Frydenberg was sworn in as Minister for the Environment and Energy on July 19.

The Carmichael Coal Mine was proposed in 2010 by Adani Mining Pty Ltd, a subsidiary of the Adani Group from India operating as Adani Australia for its Australian projects.

Adani first proposed to extract up to 60 million tonnes of coal a year for 150 years from an estimated coal resource of 8.3 billion tonnes. Later, the company reduced the project lifetime to 60 years and estimated total production of 2.3 billion tonnes of thermal coal.

Even with the reduced timeframe and scale, the proposed mine is one of the largest coal mines in the world and the mining and burning of coal from it will generate an estimated 4.7 billion tonnes of greenhouse gas emissions.

These emissions are over 0.5 percent of the remaining carbon budget to have a likely chance of limiting global temperature rises to 2 degrees Celsius above pre-industrial levels as required under the Paris Climate Agreement reached in December 2015.

Coal from the mine is proposed to be transported by a new 189 kilometer rail line to the Port of Abbot Point for export to India to be burned for electricity production.

Adani also proposes to expand the Port of Abbot Point to increase its capacity, the subject of further litigation

Moses 3 Lagoon, part of the Doongmabulla Springs Complex that lies outside the mining lease boundaries, may be severely affected by the mine due to impacts on groundwater.,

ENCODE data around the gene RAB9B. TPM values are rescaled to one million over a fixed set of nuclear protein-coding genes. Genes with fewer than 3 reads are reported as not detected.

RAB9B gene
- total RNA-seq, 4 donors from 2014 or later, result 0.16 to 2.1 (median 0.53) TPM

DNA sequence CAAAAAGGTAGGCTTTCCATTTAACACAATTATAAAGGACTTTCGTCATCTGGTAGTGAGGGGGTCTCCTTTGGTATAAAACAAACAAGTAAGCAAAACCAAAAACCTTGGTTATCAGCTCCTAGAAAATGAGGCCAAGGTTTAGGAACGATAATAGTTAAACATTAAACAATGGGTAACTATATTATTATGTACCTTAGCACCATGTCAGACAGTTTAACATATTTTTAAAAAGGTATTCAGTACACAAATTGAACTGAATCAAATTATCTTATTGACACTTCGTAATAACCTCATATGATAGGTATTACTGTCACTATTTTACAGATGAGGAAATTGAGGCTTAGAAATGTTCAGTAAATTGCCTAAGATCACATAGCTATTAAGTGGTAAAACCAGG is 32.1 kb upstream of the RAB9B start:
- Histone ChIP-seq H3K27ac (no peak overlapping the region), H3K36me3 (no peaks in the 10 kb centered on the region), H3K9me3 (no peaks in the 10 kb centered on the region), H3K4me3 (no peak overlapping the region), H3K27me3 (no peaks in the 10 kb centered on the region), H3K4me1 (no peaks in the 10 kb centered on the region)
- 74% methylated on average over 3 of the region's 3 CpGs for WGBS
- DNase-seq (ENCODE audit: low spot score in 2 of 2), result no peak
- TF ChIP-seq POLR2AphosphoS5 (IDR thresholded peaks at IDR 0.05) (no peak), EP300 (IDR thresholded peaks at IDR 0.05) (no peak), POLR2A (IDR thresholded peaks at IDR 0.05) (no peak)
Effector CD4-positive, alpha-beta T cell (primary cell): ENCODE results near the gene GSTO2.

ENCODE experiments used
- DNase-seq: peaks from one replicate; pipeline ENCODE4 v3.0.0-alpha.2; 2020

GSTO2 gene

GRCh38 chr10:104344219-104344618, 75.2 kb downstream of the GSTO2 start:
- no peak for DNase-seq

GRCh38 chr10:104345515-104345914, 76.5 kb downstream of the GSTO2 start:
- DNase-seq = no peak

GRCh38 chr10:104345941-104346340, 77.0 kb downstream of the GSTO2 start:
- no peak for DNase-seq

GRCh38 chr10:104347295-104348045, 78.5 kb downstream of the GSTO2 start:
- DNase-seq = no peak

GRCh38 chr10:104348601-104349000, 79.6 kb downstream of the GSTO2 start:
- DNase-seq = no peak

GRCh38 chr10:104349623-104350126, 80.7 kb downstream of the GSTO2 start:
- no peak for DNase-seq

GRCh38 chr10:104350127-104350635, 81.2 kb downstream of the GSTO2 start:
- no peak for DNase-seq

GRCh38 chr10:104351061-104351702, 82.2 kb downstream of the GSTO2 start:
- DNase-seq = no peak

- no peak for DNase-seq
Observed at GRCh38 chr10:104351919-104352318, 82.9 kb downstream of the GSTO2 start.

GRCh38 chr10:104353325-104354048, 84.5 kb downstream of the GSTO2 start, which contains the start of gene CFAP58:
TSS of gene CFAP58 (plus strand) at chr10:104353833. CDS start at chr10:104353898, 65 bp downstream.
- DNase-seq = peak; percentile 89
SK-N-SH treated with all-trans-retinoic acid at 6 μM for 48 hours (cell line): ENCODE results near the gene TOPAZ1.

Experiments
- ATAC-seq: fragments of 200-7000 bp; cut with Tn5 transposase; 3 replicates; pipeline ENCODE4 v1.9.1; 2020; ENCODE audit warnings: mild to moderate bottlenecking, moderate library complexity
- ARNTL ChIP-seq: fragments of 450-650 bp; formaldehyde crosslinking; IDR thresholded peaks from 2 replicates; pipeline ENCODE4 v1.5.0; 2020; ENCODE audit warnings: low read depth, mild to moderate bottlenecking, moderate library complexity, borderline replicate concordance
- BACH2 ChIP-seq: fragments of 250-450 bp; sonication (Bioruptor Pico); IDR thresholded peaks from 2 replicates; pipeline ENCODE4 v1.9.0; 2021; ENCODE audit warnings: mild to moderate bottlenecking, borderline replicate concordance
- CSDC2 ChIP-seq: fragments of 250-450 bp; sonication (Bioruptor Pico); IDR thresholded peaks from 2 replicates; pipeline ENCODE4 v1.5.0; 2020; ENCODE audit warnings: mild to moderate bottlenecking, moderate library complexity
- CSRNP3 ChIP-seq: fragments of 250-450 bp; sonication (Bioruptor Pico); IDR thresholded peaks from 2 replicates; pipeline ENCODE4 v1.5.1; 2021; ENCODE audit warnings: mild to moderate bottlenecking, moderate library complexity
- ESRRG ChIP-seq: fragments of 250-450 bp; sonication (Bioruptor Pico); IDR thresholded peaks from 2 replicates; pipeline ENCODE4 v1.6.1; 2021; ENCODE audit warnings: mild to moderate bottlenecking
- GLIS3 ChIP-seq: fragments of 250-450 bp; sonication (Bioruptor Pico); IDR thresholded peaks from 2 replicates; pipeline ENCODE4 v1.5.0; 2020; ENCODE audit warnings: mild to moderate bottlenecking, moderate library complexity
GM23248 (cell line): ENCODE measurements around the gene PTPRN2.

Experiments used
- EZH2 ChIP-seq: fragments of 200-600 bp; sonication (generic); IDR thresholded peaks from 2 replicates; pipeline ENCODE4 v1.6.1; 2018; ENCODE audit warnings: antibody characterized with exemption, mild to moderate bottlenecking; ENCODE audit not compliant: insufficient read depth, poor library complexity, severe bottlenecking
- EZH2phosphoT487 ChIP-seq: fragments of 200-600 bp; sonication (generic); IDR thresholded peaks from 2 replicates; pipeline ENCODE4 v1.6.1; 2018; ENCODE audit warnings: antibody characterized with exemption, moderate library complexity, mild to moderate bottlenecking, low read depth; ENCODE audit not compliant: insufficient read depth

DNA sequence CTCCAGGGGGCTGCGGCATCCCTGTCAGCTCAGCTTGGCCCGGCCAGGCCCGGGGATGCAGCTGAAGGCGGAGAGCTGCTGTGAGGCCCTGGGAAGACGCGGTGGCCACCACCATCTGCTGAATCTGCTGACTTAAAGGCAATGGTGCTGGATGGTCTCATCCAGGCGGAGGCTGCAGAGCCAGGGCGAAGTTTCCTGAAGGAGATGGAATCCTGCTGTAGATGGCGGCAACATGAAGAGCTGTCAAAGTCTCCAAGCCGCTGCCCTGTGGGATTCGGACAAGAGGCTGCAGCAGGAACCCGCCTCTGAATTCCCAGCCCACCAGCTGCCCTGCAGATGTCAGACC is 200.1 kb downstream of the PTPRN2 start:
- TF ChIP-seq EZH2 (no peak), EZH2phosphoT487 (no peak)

Due to its enormous scale, its impacts on the local and regional environment, and the consequences for climate change if it proceeds, the mine has been strongly opposed by conservationists and has been the subject of multiple court cases.

The applications for the mining lease and the environmental authority for the mine under Queensland law were the subject of an objections hearing in the Land Court of Queensland.

A number of objections were received. A conservation group, Land Services of Coast and Country Inc., objected to the grant of the mining lease and the environmental authority due to its potential impact: on the Black-throated Finch, on groundwater and groundwater-dependent ecosystems, particularly the Doongmabulla Springs Complex and Mellaluka Springs Complex; and the contribution that the burning of the coal from the mine will make to climate change, thereby contributing to environmental harm to the Great Barrier Reef World Heritage Area due to climate change.

The Land Court delivered its decision on December 15, 2015. It recommended that the mining lease and environmental authority be granted subject to monitoring of impacts on Black-throated Finch.

Following the Land Court’s recommendation, the environmental authority for the mine was granted under the EPA on February 2, 2016.

The mining lease for the mine was granted on April 3, 2016.

Adani says the decision recognizes “the thorough, science and evidence-based work Adani and its partners have undertaken over more than five years to demonstrate the company’s commitment to complying with both Queensland and Australia’s world’s best practice environmental protections.”

Adani said it “welcomes the decision as yet another repudiation of politically motivated, activist-driven legal challenges, which only serve to deny the benefits of jobs and investment to Queensland and to Australia.”

The Carmichael mine is central to Adani’s plans to deliver 10,000 direct and indirect jobs across its mine, rail and port projects, and $22 billion in taxes and royalties to Queensland over the half-life of the projects.

Adani says that the high calorific value coal to be mined at Carmichael has an ideal ash and sulfur content for use in the latest generation supercritical generators in India, which the company says are more efficient than those typically operating in Australia, helping to deliver more energy with less coal and fewer emissions.

Copyright Environment News Service (ENS) 2016. All rights reserved.